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  52nd ICAAC Interscience Conference on
Antimicrobial Agents and Chemotherapy
September 9-12, 2012, San Francisco
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High Anal Intraepithelial Neoplasia Progression in Spanish Gay/Bisexual Men
  52nd ICAAC, September 9-12, 2012, San Francisco

Mark Mascolini

Progression from low-grade to high-grade anal intraepithelial neoplasia (LGAIN to HGAIN) measured 14.9 per 1000 patients per month in HIV-positive men who have sex with men (MSM) at a Spanish hospital [1]. Anal cytology and high-risk human papillomavirus (HPV) testing had 100% sensitivity and 100% negative predictive value in screening for HGAIN or anal cancer in this 163-man study.

Rates of anal intraepithelial neoplasia and anal cancer are high in men who have sex with men (MSM) with and without HIV. A 2012 meta-analysis calculated pooled prevalence of histological HGAIN at 29.1% and incidence of 8.5% to 15.4% per year in HIV-positive MSM [2]. In HIV-negative MSM pooled prevalence of histological HGAIN stood at 21.5% and incidence at 3.3% to 6.0% per year. Rates of progression from LGAIN to HGAIN in MSM are poorly understood.

This prospective study at Virgen de las Nieves University Hospital in Granada, Spain involved 163 HIV-positive MSM seen from December 2008 through April 2012 [1]. At the baseline visit and every follow-up visit, men had anal cytology, PCR for HPV, and anoscopy. Men with LGAIN (AIN 1) had yearly follow-up with these three tests. HGAIN is AIN 2 or 3.

The 163 men studied averaged 36.2 years in age (+/- 9.5) and had a median of only 1 sex partner in the past 12 months (interquartile range [IQR] 1 to 6). Almost three quarters of these men (117) reported using condoms, and 35 men had anal warts. While 153 men were European, 10 were South American. Median time since HIV diagnosis stood at 54 months (IQR 32.3 to 105.7), and current CD4 count averaged 601 (+/- 221). Three quarters of the study group were taking antiretroviral therapy for a median of 30 months (IQR 10 to 76), and 105 men had a viral load below 50 copies.

Of the 163 MSM studied, 121 (74%) tested positive for HPV and 91 (56%) had a high-risk HPV genotype. Median number of high-risk HPV types was 1 (IQR 0 to 2). HPV type 16 was the most prevalent high-risk genotype, detected in 34 men (21%). The researchers counted 105 abnormal cytologic results (64%), including 74 men with low-grade squamous intraepithelial lesion (LSIL), 3 with high-grade squamous intraepithelial lesion (HSIL), and 28 with ASCUS (atypical cells of undetermined significance). Among 87 men who had anoscopy, results were normal in 24 (28%), while showing LGAIN in 41 (47%), HGAIN in 15 (17%), and anal cancer in 7 (8%).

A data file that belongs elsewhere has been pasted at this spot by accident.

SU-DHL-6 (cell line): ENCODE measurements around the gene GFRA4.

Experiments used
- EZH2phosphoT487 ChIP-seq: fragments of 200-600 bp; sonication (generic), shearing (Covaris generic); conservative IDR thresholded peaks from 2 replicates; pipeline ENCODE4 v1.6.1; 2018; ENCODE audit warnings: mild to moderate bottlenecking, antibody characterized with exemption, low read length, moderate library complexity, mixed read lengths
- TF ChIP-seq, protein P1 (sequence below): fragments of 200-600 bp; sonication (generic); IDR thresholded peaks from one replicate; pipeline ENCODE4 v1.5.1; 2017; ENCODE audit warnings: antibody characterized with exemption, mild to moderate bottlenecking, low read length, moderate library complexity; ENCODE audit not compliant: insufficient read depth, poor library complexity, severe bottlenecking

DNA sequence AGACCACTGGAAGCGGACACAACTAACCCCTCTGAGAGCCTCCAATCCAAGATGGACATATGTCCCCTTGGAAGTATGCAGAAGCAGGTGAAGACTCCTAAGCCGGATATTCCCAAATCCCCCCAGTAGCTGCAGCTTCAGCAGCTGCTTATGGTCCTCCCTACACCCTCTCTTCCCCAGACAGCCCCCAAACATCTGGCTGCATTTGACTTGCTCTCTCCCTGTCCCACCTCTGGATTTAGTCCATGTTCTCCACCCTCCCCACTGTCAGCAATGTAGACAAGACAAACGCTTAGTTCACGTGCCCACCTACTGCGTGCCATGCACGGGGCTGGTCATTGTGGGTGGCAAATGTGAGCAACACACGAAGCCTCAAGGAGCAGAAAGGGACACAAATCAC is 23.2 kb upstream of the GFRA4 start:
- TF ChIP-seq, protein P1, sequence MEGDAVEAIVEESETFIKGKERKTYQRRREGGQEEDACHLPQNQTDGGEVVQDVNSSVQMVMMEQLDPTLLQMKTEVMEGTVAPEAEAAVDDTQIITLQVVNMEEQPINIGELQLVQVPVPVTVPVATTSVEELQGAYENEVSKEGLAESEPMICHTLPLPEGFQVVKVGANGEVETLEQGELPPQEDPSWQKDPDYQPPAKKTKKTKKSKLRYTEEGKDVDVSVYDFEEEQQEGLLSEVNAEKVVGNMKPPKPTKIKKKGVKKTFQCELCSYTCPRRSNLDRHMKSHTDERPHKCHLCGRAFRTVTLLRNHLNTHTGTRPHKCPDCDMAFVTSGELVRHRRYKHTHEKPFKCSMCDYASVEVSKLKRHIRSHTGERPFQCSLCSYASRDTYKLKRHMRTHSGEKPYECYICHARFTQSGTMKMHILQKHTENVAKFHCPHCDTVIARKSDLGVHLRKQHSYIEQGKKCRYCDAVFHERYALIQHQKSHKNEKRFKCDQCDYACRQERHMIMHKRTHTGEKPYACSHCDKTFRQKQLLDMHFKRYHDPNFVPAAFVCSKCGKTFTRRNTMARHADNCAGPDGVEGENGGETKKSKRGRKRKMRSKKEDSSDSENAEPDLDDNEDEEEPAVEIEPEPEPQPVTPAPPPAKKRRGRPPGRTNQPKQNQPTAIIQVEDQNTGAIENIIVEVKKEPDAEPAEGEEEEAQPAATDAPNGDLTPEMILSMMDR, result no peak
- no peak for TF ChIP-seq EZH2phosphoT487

HGAIN incidence (the new detection rate) was 14.9 cases per 1000 patients per month over a median of 11 months. In other words, about 15 of 1000 MSM in this group (1.5%) progressed to HGAIN every month. Anal cancer incidence was 3.3 cases per 1000 patients per month. Among 41 men with LGAIN when follow-up began, 21 completed a median of 11 months of follow-up. One third of those 21 had progression to HGAIN and 5% had progression to anal cancer. In this subgroup, incidence of progression from LGAIN to HGAIN was 14.3 per 1000 patients per month, and progression from LGAIN to anal cancer was 2 per 1000 patients per month.

The researchers could identify only two factors associated with progression from LGAIN: younger age (average 29.5 versus 34.1, P = 0.046) and shorter median time since HIV diagnosis (44 versus 60 months, P = 0.03). Factors that did not affect progression in this analysis were number of sex partners in the past year, baseline CD4 or CD8 count, nadir CD4 count, baseline viral load, antiretroviral treatment, antiretroviral treatment duration, virologic failure, history of syphilis, HCV, or HBV, smoking or alcohol use, HPV infection, and high-risk HPV infection.

Anal cytology plus high-risk HPV detection had high sensitivity for detecting any degree of anal dysplasia (98.2%). Positive predictive value of the combined assessments (76.4%) and negative predictive value (80%) were lower, and specificity was only 19%. (Sensitivity is the ability of a test to single out people who have a certain condition. Specificity is the ability of the test to classify people who do not have the condition as negative.) For detecting HGAIN or anal cancer, anal cytology plus high-risk HPV detection had 100% sensitivity and 100% negative predictive value, with 7.9% specificity and 19.4% positive predictive value.

The researchers concluded that combining anal cytology and high-risk HPV detection virtually eliminates the risk that a man has anal dysplasia and thus makes anoscopy unnecessary in these men. The researchers cautioned that their analysis is limited by the relatively short follow-up (median 11 months) and the small number of men who completed even that much follow-up. And despite the high progression rate from LGAIN in these men, the presenting author said the group still plans only yearly follow-up for men with LGAIN.


1. Hidalgo Tenorio C, Rivero Rodriguez M, Gil Anguita C, et al. Risk factors in the progression of low grade intraepithelial neoplasia (LGAIN) to high grade intraepithelial neoplasia (HGAIN) In a cohort of HIV-MSM. 52nd Interscience Conference on Antimicrobials and Chemotherapy (ICAAC). September 9-12, 2012. San Francisco. Abstract H-1921.

2. Machalek DA, Poynten M, Jin F, et al. Anal human papillomavirus infection and associated neoplastic lesions in men who have sex with men: a systematic review and meta-analysis. Lancet Oncol. 2012;13:487-500.